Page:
On-ear headphones are making a comeback. Okay maybe I just made that up. But the 80s are big again aren’t they? And no one had in-ear headphones in the 80s, they had on-ears, and they were right. On-ears are comfier and safer than in-ears, less obtrusive than cans and they can sound freaking awesome. As proved by Jay’s V-Jays.

The Short Version

Name – V-Jays

Type – On-ear open headphones

How much – £59.99

How much should they cost – £60.00

Should you buy them – If you’re self conscious I’d avoid them, if not, they’re well worth the money.

The Long Version

Sound Quality

On-ear headphones don’t look cool – but isn’t cool all about perceptions – prevailing social norms? Isn’t cool transient? For the sake of these super-wicked headphones I hope so. I’ll admit the first time I stepped out in the V-Jays I felt like a prize numpty. I might as well have had Mr Motivator on my head, that’s how ’93 I looked.

But as soon as I hit play, I forgot about my headgear, so ensconced was I in the precise and amazing sound they yielded: Deep and rangy bass with taut, precise treble and a hefty enough mid to handle anything I through at it.

Never has listening to Godspeed! stomping down Commercial Road felt quite so epic, though they weren’t amazing at drowning out the loftier decibels on the rickety District Line.


Build Quality

The V-Jays are light on design features, which suits me – they look serious, understated and stylish. The square phones are about as flash as it gets. The extendable headband can sometimes be a tad fiddly, adjusting each side to get a vaguely symmetrical shape, but it fits very comfortably.

The cable is about a girthy as you’d expect on a pair of high-end headphones with an interesting 15mm headphone jack-split in the middle, though what purpose it is supposed to serve has, as yet, alluded me.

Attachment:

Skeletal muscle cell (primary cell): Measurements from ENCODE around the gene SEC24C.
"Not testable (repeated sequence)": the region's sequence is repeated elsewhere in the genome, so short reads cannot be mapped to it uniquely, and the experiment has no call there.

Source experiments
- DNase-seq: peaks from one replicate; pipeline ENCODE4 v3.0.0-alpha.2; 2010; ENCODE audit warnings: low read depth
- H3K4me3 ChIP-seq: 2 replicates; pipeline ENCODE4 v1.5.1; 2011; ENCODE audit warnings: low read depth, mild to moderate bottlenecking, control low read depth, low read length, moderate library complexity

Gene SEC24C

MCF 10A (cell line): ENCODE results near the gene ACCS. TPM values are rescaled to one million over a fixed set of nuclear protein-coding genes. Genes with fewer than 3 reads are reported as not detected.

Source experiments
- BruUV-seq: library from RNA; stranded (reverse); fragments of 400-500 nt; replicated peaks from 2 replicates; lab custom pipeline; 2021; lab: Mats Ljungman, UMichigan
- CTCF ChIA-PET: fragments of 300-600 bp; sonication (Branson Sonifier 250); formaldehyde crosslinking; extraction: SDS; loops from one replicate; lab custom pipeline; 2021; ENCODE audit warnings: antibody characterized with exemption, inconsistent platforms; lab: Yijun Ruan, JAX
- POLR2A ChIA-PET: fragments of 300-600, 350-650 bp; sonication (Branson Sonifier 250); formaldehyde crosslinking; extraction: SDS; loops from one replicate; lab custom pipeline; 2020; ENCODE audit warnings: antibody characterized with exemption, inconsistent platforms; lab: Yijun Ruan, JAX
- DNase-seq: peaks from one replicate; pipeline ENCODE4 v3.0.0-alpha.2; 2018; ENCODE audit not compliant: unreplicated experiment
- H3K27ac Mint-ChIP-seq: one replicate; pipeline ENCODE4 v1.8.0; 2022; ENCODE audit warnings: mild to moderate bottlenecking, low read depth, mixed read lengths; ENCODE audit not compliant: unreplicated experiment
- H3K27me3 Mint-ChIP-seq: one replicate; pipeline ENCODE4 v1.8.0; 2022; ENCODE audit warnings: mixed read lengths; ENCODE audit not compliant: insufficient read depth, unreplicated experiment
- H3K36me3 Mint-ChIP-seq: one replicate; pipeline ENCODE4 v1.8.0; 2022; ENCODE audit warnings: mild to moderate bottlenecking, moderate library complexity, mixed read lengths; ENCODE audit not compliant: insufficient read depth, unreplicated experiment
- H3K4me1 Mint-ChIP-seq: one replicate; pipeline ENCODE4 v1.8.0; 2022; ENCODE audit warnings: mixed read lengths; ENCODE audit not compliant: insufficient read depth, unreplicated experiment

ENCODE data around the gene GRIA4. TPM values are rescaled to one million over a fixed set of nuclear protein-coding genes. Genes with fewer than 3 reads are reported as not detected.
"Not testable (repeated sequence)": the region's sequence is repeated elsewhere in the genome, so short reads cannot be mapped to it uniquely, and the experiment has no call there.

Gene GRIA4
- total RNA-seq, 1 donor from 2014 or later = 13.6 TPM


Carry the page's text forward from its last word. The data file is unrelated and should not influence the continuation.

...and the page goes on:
They feel eminently sturdy, like a Sherpa. You trust them.

The phones fold under the headband to add a modicum of portability but it is one glaring concession of the on-ear genus of headphone: they aren’t easily stuffed in a pocket.


Swathed in familiar black sponge, it seems things haven’t moved on since about 1979 in-terms of ear-phone casing technology.

But the fact is they were comfy in 1979, and they’re still comfy now, and you get a pair of spares, once the others are too encrusted with your aural discharge for you to hear through.


V-Jays come in a rather snazzy box wedged into some good thick foam, but they’re light on accessories. If Jays really wanted to give V-Jays the professional veneer a hard-case might have done the trick.


These headphones are so good I don’t mind looking a bit lame (okay pretty lame) in order to enjoy their full and glorious goodness. The first time I donned the V-Jays, it was 5.45pm, I was on a packed Northern Line train, and a large and unremmitingly odious man behind me was breathing in my ear, I put them on as much as to block his heinous violation of my ear-canal as to listen to some tunes. But hearing them was like a epiphany: “Oh remember this,” I thought, “Music! As it should be. Loud and bassy and ace.”

If you care more about your hair than your music then maybe V-Jays aren’t for you. But they’re certainly for me.